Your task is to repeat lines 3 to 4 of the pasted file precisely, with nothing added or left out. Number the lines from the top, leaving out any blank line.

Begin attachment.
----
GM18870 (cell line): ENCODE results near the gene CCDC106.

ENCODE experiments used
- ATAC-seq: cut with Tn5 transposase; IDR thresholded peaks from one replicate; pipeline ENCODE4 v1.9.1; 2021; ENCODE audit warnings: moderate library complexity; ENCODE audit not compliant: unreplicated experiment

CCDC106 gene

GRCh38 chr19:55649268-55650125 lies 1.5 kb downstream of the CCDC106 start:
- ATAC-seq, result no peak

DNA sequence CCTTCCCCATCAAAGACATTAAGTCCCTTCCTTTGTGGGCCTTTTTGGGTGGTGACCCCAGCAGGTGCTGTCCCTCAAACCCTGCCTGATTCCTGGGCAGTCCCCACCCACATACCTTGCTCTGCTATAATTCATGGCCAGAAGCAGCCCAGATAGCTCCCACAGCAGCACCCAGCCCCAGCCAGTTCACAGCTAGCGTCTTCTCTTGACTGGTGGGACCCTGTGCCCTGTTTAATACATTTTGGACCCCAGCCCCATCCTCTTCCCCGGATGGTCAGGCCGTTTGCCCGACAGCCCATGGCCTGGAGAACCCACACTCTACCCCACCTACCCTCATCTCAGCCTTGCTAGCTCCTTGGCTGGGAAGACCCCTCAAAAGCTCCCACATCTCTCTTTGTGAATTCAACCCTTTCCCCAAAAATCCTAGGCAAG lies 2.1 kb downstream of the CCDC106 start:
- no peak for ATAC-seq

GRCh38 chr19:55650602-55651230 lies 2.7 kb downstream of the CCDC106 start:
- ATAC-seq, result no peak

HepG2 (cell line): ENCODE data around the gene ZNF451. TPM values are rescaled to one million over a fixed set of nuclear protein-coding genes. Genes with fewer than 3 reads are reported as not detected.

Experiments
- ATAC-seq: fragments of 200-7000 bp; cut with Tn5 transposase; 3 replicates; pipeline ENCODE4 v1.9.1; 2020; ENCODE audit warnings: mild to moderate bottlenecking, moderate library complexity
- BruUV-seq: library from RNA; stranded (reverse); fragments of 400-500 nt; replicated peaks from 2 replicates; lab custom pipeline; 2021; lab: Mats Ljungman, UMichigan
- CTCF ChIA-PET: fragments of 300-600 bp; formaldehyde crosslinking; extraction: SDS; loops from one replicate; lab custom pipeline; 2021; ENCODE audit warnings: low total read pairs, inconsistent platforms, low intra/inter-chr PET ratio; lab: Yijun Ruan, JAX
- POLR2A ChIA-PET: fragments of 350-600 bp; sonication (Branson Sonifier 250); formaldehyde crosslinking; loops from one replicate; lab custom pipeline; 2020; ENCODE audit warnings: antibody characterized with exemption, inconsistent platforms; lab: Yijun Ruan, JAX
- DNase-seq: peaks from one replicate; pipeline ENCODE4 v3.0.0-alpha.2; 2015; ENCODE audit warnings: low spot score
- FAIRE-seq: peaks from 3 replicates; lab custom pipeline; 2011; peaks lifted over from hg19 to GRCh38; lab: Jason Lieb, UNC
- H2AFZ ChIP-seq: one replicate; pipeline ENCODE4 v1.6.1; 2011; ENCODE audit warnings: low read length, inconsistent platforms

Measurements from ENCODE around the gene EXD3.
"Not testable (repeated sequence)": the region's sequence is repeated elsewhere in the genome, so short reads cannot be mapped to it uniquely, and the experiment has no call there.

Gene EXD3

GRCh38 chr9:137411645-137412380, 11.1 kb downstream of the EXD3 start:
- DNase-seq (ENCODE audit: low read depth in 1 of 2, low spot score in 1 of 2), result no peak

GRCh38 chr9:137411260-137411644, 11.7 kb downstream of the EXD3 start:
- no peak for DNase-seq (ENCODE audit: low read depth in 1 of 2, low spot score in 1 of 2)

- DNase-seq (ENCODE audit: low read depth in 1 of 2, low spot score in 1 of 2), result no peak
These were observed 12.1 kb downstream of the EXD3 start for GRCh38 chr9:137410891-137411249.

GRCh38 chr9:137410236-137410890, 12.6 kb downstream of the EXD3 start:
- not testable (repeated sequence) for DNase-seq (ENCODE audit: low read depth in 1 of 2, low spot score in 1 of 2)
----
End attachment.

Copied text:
- ATAC-seq: cut with Tn5 transposase; IDR thresholded peaks from one replicate; pipeline ENCODE4 v1.9.1; 2021; ENCODE audit warnings: moderate library complexity; ENCODE audit not compliant: unreplicated experiment

CCDC106 gene